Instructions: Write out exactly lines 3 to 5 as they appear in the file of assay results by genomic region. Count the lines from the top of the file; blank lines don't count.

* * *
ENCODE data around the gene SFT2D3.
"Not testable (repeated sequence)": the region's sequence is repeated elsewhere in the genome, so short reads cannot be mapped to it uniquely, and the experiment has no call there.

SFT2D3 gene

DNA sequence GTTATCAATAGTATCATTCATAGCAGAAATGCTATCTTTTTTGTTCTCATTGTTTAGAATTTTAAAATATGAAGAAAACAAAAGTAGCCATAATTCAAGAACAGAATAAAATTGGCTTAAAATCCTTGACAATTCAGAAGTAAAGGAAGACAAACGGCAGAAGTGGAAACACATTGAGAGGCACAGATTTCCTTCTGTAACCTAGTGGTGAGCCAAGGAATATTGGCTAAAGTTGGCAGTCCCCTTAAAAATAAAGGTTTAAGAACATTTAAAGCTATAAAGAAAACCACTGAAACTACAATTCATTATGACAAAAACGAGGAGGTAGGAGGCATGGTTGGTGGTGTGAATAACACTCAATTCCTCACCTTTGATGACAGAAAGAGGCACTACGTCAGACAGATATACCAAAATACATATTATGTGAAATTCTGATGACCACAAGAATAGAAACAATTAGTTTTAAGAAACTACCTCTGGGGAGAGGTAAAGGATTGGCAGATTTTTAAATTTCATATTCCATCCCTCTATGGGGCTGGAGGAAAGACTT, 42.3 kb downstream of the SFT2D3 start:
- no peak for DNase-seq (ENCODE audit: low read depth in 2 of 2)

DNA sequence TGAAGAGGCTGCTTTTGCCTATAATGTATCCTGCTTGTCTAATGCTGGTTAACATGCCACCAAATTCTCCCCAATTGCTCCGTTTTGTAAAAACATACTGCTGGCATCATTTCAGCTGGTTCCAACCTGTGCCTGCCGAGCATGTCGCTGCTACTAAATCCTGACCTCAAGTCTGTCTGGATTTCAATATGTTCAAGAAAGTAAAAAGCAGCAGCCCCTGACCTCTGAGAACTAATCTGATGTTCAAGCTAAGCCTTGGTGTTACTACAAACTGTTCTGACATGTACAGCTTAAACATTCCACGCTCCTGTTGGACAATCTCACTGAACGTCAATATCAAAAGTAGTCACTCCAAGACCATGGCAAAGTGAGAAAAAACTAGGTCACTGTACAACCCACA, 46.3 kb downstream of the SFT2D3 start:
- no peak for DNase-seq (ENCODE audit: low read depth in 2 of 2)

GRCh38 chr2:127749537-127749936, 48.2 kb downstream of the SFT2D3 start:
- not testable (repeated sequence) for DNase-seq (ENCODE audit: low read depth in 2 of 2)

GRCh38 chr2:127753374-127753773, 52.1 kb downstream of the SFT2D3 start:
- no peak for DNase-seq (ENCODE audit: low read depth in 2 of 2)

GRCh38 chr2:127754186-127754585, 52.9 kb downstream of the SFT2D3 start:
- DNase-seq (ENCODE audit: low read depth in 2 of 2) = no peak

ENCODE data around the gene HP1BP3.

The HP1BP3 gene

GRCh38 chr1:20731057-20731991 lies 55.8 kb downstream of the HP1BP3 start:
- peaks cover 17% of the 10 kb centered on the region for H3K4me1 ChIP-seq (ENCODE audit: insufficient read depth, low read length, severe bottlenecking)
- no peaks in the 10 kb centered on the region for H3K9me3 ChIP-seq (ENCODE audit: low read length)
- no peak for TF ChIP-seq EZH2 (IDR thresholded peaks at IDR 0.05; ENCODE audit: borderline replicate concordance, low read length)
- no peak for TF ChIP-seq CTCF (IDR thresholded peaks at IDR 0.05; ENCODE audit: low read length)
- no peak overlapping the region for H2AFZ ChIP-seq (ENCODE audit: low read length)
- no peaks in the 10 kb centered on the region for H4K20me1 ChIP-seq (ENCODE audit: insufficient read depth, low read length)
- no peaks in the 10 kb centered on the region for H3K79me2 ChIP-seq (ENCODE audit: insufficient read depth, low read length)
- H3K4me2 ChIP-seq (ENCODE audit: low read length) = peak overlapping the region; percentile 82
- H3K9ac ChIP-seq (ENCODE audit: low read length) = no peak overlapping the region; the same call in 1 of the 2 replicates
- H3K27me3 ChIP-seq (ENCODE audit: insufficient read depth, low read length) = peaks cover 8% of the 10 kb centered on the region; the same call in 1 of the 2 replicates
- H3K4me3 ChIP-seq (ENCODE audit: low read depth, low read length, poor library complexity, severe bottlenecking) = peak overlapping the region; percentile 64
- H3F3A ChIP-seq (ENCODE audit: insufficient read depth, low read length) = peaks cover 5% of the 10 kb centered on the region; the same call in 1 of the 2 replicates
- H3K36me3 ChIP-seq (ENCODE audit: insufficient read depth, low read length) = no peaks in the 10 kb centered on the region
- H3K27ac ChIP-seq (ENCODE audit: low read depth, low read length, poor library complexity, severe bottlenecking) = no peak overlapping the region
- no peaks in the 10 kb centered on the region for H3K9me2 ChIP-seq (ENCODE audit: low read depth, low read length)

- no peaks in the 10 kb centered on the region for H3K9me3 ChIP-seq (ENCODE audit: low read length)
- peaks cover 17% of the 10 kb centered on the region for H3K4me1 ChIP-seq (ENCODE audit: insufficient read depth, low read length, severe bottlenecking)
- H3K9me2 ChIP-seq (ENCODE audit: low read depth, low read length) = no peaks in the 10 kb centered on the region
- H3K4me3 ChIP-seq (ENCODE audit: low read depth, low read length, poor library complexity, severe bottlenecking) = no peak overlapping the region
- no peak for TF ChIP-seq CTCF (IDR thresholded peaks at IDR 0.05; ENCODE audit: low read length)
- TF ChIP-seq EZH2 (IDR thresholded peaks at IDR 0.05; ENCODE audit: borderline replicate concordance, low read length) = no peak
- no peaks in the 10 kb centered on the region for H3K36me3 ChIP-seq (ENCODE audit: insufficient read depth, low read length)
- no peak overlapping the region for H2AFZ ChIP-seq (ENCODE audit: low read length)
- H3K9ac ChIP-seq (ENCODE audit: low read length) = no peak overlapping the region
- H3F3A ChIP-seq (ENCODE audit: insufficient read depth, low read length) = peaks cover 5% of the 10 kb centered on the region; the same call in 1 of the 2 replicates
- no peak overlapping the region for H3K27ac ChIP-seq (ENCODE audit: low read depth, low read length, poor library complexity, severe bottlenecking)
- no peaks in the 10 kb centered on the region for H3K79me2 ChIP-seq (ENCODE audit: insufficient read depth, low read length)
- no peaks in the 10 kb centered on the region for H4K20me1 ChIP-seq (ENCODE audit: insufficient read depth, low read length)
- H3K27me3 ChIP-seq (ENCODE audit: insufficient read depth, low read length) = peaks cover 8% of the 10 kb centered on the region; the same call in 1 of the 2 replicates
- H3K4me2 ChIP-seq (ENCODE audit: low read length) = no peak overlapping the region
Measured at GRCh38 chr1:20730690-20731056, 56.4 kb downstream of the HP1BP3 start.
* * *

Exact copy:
SFT2D3 gene

DNA sequence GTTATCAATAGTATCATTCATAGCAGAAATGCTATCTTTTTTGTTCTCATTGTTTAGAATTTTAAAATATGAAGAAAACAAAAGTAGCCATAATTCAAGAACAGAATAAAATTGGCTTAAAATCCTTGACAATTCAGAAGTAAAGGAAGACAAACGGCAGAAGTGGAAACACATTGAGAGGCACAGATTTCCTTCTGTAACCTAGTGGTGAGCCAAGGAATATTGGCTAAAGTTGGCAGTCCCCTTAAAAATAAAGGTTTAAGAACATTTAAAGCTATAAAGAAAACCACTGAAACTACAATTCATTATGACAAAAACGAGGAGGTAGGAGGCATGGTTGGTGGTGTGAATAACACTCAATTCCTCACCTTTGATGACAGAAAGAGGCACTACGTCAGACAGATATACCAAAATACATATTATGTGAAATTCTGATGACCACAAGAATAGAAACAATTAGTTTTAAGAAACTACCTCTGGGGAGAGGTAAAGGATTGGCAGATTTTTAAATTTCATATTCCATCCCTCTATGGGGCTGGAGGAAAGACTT, 42.3 kb downstream of the SFT2D3 start:
- no peak for DNase-seq (ENCODE audit: low read depth in 2 of 2)